I was intrigued. Why do these things? Their answers were usually along the lines of, “We are the children of the tundra,” or “we make these sacrifices so that tundra will give us more animals to hunt next year.”
These practices are part of what I and other anthropologists call “traditional ecological knowledge.” Beliefs and traditions about the natural world are central in many Indigenous cultures around the world, bringing together what industrialized cultures think of as science, medicine, philosophy and religion.
However, recent studies have underscored that conservationists can learn a lot from TEK about successful resource management. Some experts argue that traditional knowledge needs a role in global climate planning, because it fosters strategies that are “cost-effective, participatory and sustainable.”
Part of TEK’s success stems from how it fosters trust. This comes in many different forms: trust between community members, between people and nature, and between generations.
Looking more closely at the components of TEK, the first, “tradition,” is something learned from ancestors. It’s handed down.
“Ecological” refers to relationships between living organisms and their environment. It comes from the ancient Greek word for “house,” or “dwelling.”
Finally, the earliest uses of the term “knowledge” in English refer to acknowledging or owning something, confessing something and sometimes recognizing a person’s position or title. These now-obsolete meanings emphasize relationships – an important aspect of knowledge that modern usage often overlooks but that is especially important in the context of tradition and ecology.
Combining these three definitions helps to generate a framework to understand Indigenous TEK: a strategy that encourages deference for ancestral ways of dwelling. It is not necessarily strict “laws” or “doctrine,” or simply observation of the environment.
TEK is a way of looking at the world that can help people connect the land they live on, their behavior and the behavior of the people they are connected to. Indigenous land practices are based on generations of careful and insightful observations about the environment and help define and promote “virtuous” behavior in it.
As an American suburbanite living in a remote community in Siberia, I was always learning about what was “proper” or “improper.” Numerous times people would tell me that what I or someone else had just done was a “sin” in respect to TEK. When someone’s aunt died one year, for example, community members said it happened because their nephew had killed too many wolves the previous winter.
Similarly, after stopping to assess the freshness of some reindeer tracks on the tundra, one hunter told me, “We let these local wild reindeer roam in midwinter so they will return next year and for future generations.” Here, TEK spells out the potential environmental impacts of greed – which, in this case, would mean overhunting.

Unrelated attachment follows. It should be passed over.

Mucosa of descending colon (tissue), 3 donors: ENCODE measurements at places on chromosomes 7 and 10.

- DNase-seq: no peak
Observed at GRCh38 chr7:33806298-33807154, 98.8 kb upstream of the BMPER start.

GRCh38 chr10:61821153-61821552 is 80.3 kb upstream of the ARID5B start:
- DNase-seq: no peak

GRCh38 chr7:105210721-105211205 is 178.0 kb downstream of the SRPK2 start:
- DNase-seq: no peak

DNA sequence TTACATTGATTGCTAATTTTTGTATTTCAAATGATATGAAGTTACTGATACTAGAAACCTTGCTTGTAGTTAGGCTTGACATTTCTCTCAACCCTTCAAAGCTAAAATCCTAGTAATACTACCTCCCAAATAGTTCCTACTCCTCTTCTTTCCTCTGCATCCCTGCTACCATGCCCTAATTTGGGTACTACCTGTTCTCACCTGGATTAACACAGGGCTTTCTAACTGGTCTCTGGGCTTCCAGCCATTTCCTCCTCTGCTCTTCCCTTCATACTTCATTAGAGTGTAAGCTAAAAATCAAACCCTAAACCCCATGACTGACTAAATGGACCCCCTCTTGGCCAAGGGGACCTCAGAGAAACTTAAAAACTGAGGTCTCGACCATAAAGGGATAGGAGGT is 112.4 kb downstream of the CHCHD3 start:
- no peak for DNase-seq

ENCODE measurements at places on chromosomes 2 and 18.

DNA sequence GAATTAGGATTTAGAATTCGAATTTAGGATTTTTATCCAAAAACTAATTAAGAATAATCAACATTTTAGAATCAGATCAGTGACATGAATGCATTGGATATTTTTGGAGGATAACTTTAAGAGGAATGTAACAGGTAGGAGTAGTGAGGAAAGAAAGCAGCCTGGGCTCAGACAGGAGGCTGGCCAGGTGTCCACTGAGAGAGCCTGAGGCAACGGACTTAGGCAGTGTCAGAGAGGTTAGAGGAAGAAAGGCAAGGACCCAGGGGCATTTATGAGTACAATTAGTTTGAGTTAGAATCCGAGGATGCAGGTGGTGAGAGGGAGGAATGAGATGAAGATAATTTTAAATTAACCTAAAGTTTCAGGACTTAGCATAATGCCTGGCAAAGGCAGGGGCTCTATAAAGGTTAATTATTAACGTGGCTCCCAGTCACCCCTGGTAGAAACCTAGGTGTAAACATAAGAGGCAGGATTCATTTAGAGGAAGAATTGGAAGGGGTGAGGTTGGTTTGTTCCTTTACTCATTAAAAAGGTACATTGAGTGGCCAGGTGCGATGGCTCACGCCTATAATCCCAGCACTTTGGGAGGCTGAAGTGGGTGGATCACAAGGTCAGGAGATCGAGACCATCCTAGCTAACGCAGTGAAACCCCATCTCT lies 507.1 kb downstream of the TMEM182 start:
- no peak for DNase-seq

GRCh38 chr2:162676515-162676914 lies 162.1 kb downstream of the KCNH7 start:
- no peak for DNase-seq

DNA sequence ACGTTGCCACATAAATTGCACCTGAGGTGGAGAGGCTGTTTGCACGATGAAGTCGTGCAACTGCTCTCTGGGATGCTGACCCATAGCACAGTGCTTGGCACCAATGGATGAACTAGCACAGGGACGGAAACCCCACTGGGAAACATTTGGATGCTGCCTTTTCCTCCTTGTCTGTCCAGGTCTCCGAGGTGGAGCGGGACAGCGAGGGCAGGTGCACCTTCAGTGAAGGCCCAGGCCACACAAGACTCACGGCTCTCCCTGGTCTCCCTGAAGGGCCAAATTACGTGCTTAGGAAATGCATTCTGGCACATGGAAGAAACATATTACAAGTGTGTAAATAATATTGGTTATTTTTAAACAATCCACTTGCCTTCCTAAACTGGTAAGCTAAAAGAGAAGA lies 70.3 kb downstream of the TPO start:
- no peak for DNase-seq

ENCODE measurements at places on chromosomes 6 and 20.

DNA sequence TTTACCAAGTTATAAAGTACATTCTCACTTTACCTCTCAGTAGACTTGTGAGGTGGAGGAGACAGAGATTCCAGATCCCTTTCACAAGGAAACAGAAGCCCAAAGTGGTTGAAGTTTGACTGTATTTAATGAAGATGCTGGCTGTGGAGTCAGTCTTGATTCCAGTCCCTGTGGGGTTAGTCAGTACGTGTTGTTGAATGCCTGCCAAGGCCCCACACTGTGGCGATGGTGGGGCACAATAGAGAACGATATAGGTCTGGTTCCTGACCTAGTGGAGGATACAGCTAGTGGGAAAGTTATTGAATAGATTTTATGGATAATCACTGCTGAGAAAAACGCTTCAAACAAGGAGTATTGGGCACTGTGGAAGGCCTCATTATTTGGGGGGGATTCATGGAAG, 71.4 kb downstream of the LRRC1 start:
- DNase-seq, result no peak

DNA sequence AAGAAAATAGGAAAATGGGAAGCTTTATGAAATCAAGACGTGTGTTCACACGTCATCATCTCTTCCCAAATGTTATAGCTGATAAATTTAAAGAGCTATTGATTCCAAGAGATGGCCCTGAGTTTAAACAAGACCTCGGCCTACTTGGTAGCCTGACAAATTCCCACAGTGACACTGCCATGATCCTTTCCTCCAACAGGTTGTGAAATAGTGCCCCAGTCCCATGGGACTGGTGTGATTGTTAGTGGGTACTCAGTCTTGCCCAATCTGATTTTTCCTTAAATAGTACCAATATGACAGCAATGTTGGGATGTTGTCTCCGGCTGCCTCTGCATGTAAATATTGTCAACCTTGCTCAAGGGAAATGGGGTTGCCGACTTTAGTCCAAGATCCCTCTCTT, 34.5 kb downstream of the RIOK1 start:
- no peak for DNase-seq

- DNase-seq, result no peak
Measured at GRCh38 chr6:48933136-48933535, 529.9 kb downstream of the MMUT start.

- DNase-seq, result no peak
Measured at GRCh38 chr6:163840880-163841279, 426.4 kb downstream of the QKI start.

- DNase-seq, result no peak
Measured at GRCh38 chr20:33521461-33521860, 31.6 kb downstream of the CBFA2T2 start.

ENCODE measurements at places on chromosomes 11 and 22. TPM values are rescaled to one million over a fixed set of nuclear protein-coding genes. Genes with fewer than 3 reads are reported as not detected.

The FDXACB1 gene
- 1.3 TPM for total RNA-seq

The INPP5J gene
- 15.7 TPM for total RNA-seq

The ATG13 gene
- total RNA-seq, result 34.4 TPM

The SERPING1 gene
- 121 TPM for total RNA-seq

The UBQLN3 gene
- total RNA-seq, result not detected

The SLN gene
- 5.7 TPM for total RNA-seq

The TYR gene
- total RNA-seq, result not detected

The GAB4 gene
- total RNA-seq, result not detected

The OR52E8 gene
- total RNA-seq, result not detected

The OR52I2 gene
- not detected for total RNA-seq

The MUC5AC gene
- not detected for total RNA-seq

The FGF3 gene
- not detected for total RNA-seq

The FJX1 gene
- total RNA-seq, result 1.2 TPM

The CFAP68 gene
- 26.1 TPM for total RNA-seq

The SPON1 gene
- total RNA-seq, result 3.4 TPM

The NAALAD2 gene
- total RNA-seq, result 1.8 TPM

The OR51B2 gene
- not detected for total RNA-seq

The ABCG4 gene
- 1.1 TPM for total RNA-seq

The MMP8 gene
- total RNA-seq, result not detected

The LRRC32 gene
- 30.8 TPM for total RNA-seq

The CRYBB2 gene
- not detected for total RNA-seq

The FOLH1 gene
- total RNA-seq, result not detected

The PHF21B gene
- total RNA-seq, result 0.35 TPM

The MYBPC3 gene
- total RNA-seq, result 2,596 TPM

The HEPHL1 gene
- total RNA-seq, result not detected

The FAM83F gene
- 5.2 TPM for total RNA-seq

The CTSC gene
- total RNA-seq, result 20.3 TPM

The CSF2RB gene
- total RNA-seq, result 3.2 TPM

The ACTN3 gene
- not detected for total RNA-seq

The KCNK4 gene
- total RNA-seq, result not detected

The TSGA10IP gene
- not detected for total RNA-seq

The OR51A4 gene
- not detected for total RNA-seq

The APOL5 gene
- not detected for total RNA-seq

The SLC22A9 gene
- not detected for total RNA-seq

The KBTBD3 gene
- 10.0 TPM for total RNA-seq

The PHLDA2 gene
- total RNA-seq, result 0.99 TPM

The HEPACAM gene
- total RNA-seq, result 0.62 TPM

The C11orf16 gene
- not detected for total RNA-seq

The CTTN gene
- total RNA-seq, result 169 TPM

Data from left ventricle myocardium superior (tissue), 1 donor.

These examples illustrate how TEK is a set of systems that promote trust through encouraging deference for ancestral ways of dwelling in the world.
Moderation of self-interested behaviors requires such trust. And confidence that the environment will provide – caribou to hunt, say, or ptarmigan birds to trap – depends on the idea that people will treat the environment in a respectful manner.
Previously, I’ve studied prosociality – behavior that benefits others – in northern Siberian practices of food-sharing, child care and use of hunting lands.
These aspects of life depend on the idea that the “real” owners of the natural resources are ancestors and that they punish and reward the behaviors of the living. Such ideas are encouraged by elders and leaders, who commend virtuous and prosocial behavior while connecting negative outcomes with selfishness.
Trust is an essential component of reciprocity – exchange for mutual benefit – and prosociality. Without trust, it does not make sense to take risks in our dealings with other people. Without trust we cannot cooperate or behave in nonexploitative ways, such as protecting the environment. This is why it is advantageous for societies to monitor and punish noncooperators.
One idea societies can adopt as they combat climate change is the importance of trust – which can feel hard to come by these days. Young activist Greta Thunberg’s “Fridays for Future” initiative, for example, highlights the ethical issues of trust and responsibility between generations.
Many outdoor enthusiasts and sustainability organizations emphasize “leaving no trace.” In fact, people always leave traces, no matter how small – a fact recognized in Siberian TEK. Even footsteps compact the soil and affect plant and animal life, no matter how careful we are.
A more TEK-like – and accurate – maxim might say, “Be accountable to your descendants for the traces you leave behind.”
This Policy Brief provides the key findings and policy insights from the April 2022 update of OECD Green Recovery Database, which tracks recovery measures with a clear environmental impact adopted by OECD member countries, the European Union and selected large economies. Since the previous update in September 2021, the budget allocated to environmentally positive measures increased from USD 677 billion to USD 1 090 billion, while recovery spending with ‘mixed’ impacts increased from USD 163 billion to USD 290 billion. The Brief also explores how well-designed green recovery plans can generate the double dividend of enhanced energy security and better environmental outcomes, in the face of energy security concerns triggered by the war in Ukraine.
The Illinois Innovation Network (IIN) has awarded $120,000 in seed grants to four research teams in its fourth round of funding. Selected projects include a new approach to improving community resilience against floods, growing the computational thinking and coding workforce in southeast Illinois, investigating the viability of geopolymer concrete as a sustainable construction material, and examining how Illinois can develop a sustainable and inclusive supply chain for the electric vehicle industry. These projects represent six of the state’s 10 economic development regions.